For the past three years, I have been sitting with the idea that it is the questions that are important, not the answers.
Today I realized I have been waiting for an answer about joy and sorrow. I had the question in my heart, is my involvment with the Quaker community my answer to the sorrows that life brings us? Is it THE answer, i.e., just about the only thing that will help balance the sadness of losing loved ones to sickness and tragedy and working in a job market that seems to separate us from our humanity?
What then is my question?
And also, is this a signal that my focus is shifting back towards answers rather than questions?
Then I realize with a laugh that, in the process of exploring this, I have just asked four very important questions.
It is not enough for me to simply place more trust in questions than answers. I think that I must also ASK the RIGHT QUESTIONS.
So then I am exploring whether trying to ask the rights questions just brings me back to an ‘answers’ mindset. How could this be the case? Well, it all depends upon my intentions when I am selecting the ‘right’ questions. If I am trying, in a well meaning way, to ask questions that maybe more likely to achieve a specific desired outcome, then do I understand what that outcome is?
And if that is the case, how shall I value that outcome against other outcomes? If the outcome seems to solve a problem in an area of my life where I have decided I have a lack, then that is one way of prioritizing the outcome.
Do I truly understand which aspect of my life needs work most? When I look at the various parts of my life which I usually feel need work, again the question comes up, how can I fairly and with my highest good in mind choose one area over another? In priorizing and ranking them, do I risk solidifying my thinking too much about something which is constantly changing?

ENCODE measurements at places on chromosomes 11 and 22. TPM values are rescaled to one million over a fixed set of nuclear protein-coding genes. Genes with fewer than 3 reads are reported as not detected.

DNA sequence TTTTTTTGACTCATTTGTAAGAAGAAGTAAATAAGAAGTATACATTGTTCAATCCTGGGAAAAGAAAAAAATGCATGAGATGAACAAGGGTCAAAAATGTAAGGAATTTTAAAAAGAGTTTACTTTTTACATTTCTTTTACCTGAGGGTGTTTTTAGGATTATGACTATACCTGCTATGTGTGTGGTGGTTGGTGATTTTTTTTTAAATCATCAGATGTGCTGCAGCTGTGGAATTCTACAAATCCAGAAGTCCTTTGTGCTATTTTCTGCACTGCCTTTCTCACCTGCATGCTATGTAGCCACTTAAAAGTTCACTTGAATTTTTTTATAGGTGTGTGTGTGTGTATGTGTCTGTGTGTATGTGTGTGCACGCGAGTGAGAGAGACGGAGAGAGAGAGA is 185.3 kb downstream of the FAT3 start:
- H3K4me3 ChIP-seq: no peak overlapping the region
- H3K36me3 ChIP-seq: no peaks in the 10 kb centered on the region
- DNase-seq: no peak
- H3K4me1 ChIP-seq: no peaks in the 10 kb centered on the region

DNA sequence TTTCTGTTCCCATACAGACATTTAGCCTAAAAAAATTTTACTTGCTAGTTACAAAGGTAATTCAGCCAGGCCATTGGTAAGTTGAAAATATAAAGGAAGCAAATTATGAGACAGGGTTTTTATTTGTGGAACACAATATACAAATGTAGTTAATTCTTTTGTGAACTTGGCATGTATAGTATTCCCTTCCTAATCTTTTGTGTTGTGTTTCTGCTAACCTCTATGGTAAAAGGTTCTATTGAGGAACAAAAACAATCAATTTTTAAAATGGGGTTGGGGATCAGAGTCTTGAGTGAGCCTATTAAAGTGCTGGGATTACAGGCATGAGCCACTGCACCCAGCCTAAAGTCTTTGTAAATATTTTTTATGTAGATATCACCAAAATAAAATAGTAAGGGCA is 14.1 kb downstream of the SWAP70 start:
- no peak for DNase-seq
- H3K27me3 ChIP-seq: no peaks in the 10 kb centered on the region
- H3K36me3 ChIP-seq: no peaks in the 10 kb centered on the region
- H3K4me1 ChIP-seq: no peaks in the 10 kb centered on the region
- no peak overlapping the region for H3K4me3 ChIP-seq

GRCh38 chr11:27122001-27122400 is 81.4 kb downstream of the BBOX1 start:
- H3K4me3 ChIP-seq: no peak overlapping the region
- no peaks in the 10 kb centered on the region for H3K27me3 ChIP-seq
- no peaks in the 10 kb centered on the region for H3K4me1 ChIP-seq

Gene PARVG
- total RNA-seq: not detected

When I sit in silence among my Quaker friends, I often have lots of prayers ready in the front of my mind. They are kind of like a wish list for Santa, although a bit less materialistic. Still, I am noisily (in my mind) asking for specific, tangible, measurable objectives – ha ha! The business mindset creeping into spirituality! If your intention is to sit in expectant silence, is it not just as materialistic to pray for a full time job in a certain field with a certain salary as it is to pray for an Xbox 360?
If this is happening during prayers, and when deciding upon the best questions to ask oneself, then what space does this leave for divine intention to be understood and/or made real in my life?
How can one human being possibly come up with something they want to pray for which serves their higher good better than that which God can come up with? Even if you don’t believe in a god which knows what you need at any given moment, perhaps in your life you’ve sensed some sort of subtle guidance from time to time in the form of seeming coincidences, and you felt that those coincidences had some kind of greater meaning (or, as I felt as an agnostic a few years ago, there were random happenings from which I chose to take meaning for my life, thus leading to some of the same blessings).
2 thoughts on “Shall we expect questions to lead to answers?”
You pose such interesting questions. In meditating we should be clearing and quieting our minds and this sometimes seems an impossible goal. Thoughts and “requests” for things or ideal situations creep in. Are we hard wired to do this? Is this something that we’ll always have to struggle with? Does the “guilt” we feel about doing this hold us back? I was recently advised to pose daily affirmations and goals as questions to counteract the tendencies of out unruly mind. I’ll try this – should be an interesting experiment
Thanks, Sharon. I’d love to hear how it goes for you when you try that in your practice. I want to try a daily meditation where I ask something really vague, like, what do I need for my highest good?